I once lived in Sheffield amongst a whole group of people I was unable to, erm, let's say connect with. I couldn't relate to any kind of group of individual; not townies, not rockers, not scene kids, not course mates, not flat mates, they were interested in the type of things that I found mundane, with the occasional exception. In all honesty the only reason I went to uni was to join a band and I discovered very quickly that that would not happen. As a result I found myself with masses of spare time on my hands, some of which was filled by band practice, myself and Harry (yep my guitar has a name). Some of the time was spent listening to the Velvet Underground, or David Bowie for hours at a time. Occasionally it was spent day dreaming about apparent ambitions and the lack of motivation I had (at the time) towards achieving these, one of which I had held (and continue to hold) dear since primary school, to write the scariest story EVER! Some of the time (very little) was spent revising or writing essays for the business studies course I was on (what a complete waste of time that actually was). A lot of time was spent sleeping - seeing very little point in doing much else! And yet I still seemed to have an excess amount of time. This was when I discovered that I was not one of them (whoever they are) but more importantly this was the time that I discovered Burroughs.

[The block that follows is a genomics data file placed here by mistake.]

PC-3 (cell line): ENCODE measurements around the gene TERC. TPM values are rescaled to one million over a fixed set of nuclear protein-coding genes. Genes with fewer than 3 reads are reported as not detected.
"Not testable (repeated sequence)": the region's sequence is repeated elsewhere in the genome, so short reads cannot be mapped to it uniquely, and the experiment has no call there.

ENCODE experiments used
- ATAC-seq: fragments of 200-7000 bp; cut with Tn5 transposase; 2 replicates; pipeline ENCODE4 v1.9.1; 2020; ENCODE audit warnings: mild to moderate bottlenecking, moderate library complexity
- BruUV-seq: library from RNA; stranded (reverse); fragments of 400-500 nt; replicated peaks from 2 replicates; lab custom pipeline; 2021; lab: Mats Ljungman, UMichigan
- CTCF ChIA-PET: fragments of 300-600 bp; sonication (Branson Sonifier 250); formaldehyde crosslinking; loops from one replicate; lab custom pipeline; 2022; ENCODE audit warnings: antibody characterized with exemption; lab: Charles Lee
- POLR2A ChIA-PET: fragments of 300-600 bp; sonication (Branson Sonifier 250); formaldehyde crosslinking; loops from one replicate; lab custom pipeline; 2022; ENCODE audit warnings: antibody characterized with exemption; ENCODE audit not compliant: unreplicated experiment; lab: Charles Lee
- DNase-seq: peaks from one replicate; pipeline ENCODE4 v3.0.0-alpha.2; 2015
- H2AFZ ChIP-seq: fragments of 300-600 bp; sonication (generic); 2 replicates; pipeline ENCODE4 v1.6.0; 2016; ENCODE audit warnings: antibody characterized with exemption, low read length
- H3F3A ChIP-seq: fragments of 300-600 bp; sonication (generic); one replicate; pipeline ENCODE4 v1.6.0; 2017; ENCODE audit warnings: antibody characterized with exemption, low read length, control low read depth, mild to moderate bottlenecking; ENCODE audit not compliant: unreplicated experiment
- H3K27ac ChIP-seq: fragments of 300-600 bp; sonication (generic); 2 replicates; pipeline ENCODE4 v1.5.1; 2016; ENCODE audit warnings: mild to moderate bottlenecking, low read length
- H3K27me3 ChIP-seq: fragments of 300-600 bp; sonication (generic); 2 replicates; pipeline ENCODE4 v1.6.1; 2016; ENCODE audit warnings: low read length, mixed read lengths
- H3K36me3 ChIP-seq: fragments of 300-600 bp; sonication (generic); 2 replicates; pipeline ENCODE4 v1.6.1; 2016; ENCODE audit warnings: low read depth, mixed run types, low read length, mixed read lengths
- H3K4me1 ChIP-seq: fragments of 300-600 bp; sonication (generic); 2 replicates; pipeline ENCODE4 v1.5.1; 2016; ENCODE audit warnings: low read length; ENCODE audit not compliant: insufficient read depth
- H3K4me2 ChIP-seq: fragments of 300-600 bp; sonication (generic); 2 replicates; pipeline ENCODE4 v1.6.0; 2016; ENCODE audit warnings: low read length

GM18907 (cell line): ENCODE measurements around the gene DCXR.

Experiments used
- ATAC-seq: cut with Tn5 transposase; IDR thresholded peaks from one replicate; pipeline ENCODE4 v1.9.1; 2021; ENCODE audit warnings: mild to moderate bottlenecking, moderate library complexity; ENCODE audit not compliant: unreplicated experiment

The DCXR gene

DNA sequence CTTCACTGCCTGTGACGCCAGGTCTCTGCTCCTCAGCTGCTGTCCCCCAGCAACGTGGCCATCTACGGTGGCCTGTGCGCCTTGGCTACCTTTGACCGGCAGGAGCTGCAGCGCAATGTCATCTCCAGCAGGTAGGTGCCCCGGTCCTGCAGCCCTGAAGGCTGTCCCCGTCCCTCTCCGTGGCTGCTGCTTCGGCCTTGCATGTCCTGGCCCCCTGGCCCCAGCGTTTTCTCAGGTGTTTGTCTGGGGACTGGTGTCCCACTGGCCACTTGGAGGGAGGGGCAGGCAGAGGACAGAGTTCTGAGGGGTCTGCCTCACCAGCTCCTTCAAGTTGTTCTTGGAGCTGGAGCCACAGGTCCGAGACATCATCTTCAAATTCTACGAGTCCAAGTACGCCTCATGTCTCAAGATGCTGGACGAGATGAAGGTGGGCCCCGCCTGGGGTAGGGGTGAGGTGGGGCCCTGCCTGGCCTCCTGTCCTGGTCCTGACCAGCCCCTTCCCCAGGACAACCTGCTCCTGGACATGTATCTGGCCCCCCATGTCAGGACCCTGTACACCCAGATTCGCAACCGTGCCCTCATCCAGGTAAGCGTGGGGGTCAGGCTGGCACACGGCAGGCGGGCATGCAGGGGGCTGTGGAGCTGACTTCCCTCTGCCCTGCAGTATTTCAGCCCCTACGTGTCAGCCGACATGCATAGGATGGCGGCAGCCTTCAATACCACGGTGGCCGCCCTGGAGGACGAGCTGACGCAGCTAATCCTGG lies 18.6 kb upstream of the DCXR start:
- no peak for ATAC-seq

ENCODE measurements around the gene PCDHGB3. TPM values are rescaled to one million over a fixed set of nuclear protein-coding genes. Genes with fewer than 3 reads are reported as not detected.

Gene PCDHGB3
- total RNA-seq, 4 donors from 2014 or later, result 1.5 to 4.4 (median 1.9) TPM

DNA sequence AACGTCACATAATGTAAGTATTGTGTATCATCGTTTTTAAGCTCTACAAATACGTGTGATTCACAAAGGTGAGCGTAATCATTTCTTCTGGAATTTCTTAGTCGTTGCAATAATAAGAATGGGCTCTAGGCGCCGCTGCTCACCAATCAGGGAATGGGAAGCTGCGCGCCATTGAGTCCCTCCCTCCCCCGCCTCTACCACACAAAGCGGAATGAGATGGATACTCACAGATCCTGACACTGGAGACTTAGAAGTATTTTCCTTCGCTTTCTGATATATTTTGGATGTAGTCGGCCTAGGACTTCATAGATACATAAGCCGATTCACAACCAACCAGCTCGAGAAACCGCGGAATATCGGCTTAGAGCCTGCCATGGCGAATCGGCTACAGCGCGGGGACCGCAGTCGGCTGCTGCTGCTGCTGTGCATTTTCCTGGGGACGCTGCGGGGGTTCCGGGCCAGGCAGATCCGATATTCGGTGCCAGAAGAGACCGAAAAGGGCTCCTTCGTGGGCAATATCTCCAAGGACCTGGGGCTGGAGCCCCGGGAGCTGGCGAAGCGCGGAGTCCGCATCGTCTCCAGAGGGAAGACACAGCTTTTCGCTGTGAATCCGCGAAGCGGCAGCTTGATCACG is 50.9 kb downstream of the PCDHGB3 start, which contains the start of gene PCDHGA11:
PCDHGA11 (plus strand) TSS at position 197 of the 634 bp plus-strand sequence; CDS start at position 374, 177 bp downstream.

Before attending university my Dad had given me some great advise (@libbyscarlett @lucyvann) that I really took on board "...remember nothing passes the time like a good book..." The book was Naked Lunch. It was a mountain of a book which I slowly climbed over the space of a year. Climbing then falling, then higher, then tumbling, then resting, and ascending finally to the peak, before 'accidentally' slipping back to a midway point and climbing back up to the top only via a different route. I discovered that there are no set paths, that most things, that most people are actually quite abstract - only we have become accustomed to or conditioned so that we just accept it, 'it' being life I suppose. In reality there is no such thing as a right way, a wrong way, as black and white, as truth and lies, just a whole bunch of variables amongst a wide range of perspectives - all of which are fine, all of which are good and true. The beauty of Naked Lunch is the search for meaning, yes there is a narrative but it is mangled amongst a whole car crash of text; it requires a lot of imagination and absolutely no preconceptions of what it is, or for that matter isn't. No author ever finishes a piece of work, be it a book, a photograph, a piece of design. It is always the reader that finishes it. An author merely guides you, in the case of a book, helps you to paint out a world, a world that is never the same in any two minds. Probably the reason why film adaptations of books are so disappointing, "That isn't how I imagined it to be" well of course it isn't, you didn't make the film! William never finished this book, I did, and if you have read this book, you did too. We took from it all we could and made our own minds up. It was during my second year in Sheffield that my eyes began to open to this idea (this may have been encouraged by finally going to art college). It was about this time I realised it was fine to think differently and most definitely fine to express this in whatever way possible. It is also fine when others do not understand, or when I do not understand, disconnection is as valid an experience as connection. Burroughs did not hold back. He bled his junkie blood on to the page so thickly that you can feel it pulse. And most importantly I discovered that actually, to achieve that ambition of writing the scariest book EVER! I would need to look beyond the paranormal, that I would have to delve right into the human psyche and pull out the most terrifying thing of all - ourselves.